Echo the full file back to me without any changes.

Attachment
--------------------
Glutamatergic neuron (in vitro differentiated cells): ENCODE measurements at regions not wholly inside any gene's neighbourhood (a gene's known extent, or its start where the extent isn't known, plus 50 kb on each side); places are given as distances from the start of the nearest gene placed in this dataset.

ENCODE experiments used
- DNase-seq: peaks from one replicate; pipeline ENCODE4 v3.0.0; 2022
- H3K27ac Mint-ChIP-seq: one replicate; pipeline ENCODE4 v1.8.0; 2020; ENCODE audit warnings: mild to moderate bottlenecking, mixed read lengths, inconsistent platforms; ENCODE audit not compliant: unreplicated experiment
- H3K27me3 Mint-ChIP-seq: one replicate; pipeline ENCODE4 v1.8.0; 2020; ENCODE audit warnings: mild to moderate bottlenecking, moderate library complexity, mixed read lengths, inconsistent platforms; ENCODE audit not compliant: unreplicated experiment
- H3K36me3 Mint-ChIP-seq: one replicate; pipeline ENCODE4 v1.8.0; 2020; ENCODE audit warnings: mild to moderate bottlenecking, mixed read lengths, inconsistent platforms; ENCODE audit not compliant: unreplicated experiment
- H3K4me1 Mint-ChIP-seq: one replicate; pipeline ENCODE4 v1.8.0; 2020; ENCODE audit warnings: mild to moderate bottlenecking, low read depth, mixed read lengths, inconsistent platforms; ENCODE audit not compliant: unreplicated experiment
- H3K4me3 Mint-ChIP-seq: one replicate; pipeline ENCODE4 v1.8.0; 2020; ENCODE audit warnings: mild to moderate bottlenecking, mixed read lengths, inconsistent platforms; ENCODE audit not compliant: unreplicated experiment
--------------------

Glutamatergic neuron (in vitro differentiated cells): ENCODE measurements at regions not wholly inside any gene's neighbourhood (a gene's known extent, or its start where the extent isn't known, plus 50 kb on each side); places are given as distances from the start of the nearest gene placed in this dataset.

ENCODE experiments used
- DNase-seq: peaks from one replicate; pipeline ENCODE4 v3.0.0; 2022
- H3K27ac Mint-ChIP-seq: one replicate; pipeline ENCODE4 v1.8.0; 2020; ENCODE audit warnings: mild to moderate bottlenecking, mixed read lengths, inconsistent platforms; ENCODE audit not compliant: unreplicated experiment
- H3K27me3 Mint-ChIP-seq: one replicate; pipeline ENCODE4 v1.8.0; 2020; ENCODE audit warnings: mild to moderate bottlenecking, moderate library complexity, mixed read lengths, inconsistent platforms; ENCODE audit not compliant: unreplicated experiment
- H3K36me3 Mint-ChIP-seq: one replicate; pipeline ENCODE4 v1.8.0; 2020; ENCODE audit warnings: mild to moderate bottlenecking, mixed read lengths, inconsistent platforms; ENCODE audit not compliant: unreplicated experiment
- H3K4me1 Mint-ChIP-seq: one replicate; pipeline ENCODE4 v1.8.0; 2020; ENCODE audit warnings: mild to moderate bottlenecking, low read depth, mixed read lengths, inconsistent platforms; ENCODE audit not compliant: unreplicated experiment
- H3K4me3 Mint-ChIP-seq: one replicate; pipeline ENCODE4 v1.8.0; 2020; ENCODE audit warnings: mild to moderate bottlenecking, mixed read lengths, inconsistent platforms; ENCODE audit not compliant: unreplicated experiment